Pitch Perfect

A new coaching/evaluation service from Storyfix.


I’ve been a little scarce here lately, my apologies.

I’ve just returned from a wonderful writing conference in Denver, with the Historical Novel Society.  I taught two sessions amounting to an all day experience, and had a blast with 150 new friends and fellow writers who were as hungry for craft as any group I’ve seen.

With the decks cleared, I’m all set to move forward with more content here on Storyfix.  I hope you’ve enjoyed my guest posters while I’ve been away.

Read me on The Kill Zone blog.

Speaking of content… I have a new post up over at The Kill Zone, where I’m honored to be a new member of this team of esteemed thriller and mystery authors who post some of the best content on writing on the internet.  I’ll be posting every other Monday, with this latest entitled: Essential Answers the Mystery/Thriller Author Must Have.

My first post two weeks ago is available HERE.

Click on over and enjoy the read.

My New Coaching Service

This idea clarified for me this weekend as I worked with those historical authors on the pitches they were about to deliver to agents later in the weekend.

The message was clear: there’s a good, better and best way to deliver a pitch… and there’s an all-too-common way to have it go off the rails.

The solution is structuring the pitch with a solid intro that’s short and concise, defining some combination of concept and premise, with a summarized “this is why readers will love this story” positioning statement, usually highlighting what is unique and fresh about the story they – the agent or editor – is about to hear.  From there you launch into the story, but in a certain way that keeps the agent from nodding off.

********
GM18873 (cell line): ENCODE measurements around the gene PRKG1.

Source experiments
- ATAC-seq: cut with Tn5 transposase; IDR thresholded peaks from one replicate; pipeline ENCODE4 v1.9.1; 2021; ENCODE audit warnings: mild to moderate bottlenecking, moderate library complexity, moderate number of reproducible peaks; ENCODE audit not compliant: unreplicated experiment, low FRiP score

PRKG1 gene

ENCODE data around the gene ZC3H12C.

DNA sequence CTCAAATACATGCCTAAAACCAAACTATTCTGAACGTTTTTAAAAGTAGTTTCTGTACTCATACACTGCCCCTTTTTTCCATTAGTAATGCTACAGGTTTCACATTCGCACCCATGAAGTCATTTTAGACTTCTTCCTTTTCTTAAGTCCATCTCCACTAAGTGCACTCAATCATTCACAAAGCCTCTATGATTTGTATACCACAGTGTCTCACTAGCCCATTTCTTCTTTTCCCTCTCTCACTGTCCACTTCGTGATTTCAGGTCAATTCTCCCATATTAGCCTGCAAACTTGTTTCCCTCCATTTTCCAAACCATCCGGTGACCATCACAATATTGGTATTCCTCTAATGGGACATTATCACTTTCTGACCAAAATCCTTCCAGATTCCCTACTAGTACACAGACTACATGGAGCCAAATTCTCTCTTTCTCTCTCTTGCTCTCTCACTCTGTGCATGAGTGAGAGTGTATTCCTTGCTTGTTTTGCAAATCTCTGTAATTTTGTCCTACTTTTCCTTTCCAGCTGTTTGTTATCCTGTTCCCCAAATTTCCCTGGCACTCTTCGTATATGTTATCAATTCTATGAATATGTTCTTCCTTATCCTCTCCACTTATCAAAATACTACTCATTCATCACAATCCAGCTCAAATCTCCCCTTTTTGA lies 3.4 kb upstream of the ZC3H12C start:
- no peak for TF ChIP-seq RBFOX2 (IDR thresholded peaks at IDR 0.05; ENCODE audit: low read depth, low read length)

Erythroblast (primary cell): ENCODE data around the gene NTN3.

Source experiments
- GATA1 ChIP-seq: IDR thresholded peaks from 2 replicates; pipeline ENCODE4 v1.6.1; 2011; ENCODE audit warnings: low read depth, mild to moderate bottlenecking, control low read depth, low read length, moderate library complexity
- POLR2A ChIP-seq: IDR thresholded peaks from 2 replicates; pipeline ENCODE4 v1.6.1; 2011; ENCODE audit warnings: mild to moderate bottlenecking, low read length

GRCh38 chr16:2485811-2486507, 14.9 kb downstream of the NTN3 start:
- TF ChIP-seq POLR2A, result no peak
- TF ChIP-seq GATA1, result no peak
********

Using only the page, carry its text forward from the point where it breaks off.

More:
The reason this works is the simple fact that agents who attend conferences aren’t usually at their first rodeo, they’ve heard hundreds if not thousands of pitches, and after a while – especially within a given genre – the stories begin to sound the same.

The thing they want to hear more than anything, the reason they came, is to find a story that is indeed fresh and unique, with a sense of craft-savvy oozing from the pores of the writer doing the pitching.

The new service I’m offering is simple.

I’ll read your pitch for $49.  Keep it to one page (I’ll send you a sample/model upon sign up), if for no other reason than this is what agents want to hear in a first pass, either written or face to face.  If they want more they’ll ask… and that’s the point, to give them a reason to want more.

My feedback will be straight-forward relative to the strategy and structure of the pitch, as well as the quality of the presentation (written as a query letter, which easily translates to live delivery for conferences and the occasional hotel elevator), as well as the chops of the story itself.

It’s so easy to tell too much, to go off topic even when you think you’re still telling the story, with certain hot buttons and structural points becoming essential elements.

Feedback will include solutions as well as critique, and includes my read and commentary of your revision based on the initial feedback.

If this sounds timely for you, just use Paypal to enlist, sending $49 to this email (or request billing from me).  I’ll put a Paypal button up on the Storyfix home page soon… for now, just contact me directly.

Wishing you a great writing week.


Denver crowd

A few minutes before the first session in Denver, as the folks are still arriving.

1 Comment

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One Response to Pitch Perfect

  1. What a great idea. I’m putting the word out. Don’t be surprised if you get inundated with query letters. 🙂